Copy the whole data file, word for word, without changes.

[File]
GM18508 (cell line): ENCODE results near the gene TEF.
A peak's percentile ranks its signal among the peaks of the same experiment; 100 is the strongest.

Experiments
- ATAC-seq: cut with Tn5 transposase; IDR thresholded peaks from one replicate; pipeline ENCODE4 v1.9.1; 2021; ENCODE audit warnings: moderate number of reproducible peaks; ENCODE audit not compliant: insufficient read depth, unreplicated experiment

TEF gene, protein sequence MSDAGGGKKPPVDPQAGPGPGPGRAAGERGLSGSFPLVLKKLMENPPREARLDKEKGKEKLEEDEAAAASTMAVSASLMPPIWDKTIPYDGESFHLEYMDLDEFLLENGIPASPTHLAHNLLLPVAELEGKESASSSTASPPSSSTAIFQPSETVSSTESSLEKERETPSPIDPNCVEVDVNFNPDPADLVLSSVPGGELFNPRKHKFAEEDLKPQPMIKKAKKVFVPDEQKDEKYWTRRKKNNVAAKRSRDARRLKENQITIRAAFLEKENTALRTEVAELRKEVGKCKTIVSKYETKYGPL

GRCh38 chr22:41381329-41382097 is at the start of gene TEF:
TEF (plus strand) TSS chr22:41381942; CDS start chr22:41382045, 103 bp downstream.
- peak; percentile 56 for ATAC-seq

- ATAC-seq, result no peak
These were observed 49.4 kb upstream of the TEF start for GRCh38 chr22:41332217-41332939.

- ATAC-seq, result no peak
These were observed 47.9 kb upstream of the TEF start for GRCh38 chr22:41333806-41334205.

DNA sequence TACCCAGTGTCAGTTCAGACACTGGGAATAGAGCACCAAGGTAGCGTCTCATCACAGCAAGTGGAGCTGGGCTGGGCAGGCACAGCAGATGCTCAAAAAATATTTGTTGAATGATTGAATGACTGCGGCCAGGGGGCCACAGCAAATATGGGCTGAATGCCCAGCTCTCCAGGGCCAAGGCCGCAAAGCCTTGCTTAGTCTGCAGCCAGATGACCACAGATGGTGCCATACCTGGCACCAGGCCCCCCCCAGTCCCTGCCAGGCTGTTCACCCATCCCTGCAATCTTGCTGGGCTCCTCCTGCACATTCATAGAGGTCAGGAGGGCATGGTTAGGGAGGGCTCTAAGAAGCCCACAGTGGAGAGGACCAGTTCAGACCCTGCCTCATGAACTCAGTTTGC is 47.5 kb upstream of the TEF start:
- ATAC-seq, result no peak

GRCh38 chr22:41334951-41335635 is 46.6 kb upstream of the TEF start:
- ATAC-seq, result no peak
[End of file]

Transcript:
GM18508 (cell line): ENCODE results near the gene TEF.
A peak's percentile ranks its signal among the peaks of the same experiment; 100 is the strongest.

Experiments
- ATAC-seq: cut with Tn5 transposase; IDR thresholded peaks from one replicate; pipeline ENCODE4 v1.9.1; 2021; ENCODE audit warnings: moderate number of reproducible peaks; ENCODE audit not compliant: insufficient read depth, unreplicated experiment

TEF gene, protein sequence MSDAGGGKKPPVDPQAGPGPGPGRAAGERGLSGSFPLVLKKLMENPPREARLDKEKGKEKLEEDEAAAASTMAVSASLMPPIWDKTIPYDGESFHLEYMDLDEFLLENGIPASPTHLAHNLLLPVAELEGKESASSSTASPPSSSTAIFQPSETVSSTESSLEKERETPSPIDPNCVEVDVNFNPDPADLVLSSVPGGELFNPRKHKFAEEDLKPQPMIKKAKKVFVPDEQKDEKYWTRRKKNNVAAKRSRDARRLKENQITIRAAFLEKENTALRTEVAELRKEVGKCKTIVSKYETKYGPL

GRCh38 chr22:41381329-41382097 is at the start of gene TEF:
TEF (plus strand) TSS chr22:41381942; CDS start chr22:41382045, 103 bp downstream.
- peak; percentile 56 for ATAC-seq

- ATAC-seq, result no peak
These were observed 49.4 kb upstream of the TEF start for GRCh38 chr22:41332217-41332939.

- ATAC-seq, result no peak
These were observed 47.9 kb upstream of the TEF start for GRCh38 chr22:41333806-41334205.

DNA sequence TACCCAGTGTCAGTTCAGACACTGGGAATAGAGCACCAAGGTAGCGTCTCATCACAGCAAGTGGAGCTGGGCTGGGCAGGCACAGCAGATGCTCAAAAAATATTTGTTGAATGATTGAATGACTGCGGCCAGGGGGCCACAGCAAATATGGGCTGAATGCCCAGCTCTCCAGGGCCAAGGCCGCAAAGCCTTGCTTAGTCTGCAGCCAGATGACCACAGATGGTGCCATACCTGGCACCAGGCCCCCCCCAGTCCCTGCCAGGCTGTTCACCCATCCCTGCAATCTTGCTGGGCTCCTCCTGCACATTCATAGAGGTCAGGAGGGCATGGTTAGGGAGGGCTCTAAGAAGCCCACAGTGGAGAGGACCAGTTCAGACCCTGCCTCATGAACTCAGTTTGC is 47.5 kb upstream of the TEF start:
- ATAC-seq, result no peak

GRCh38 chr22:41334951-41335635 is 46.6 kb upstream of the TEF start:
- ATAC-seq, result no peak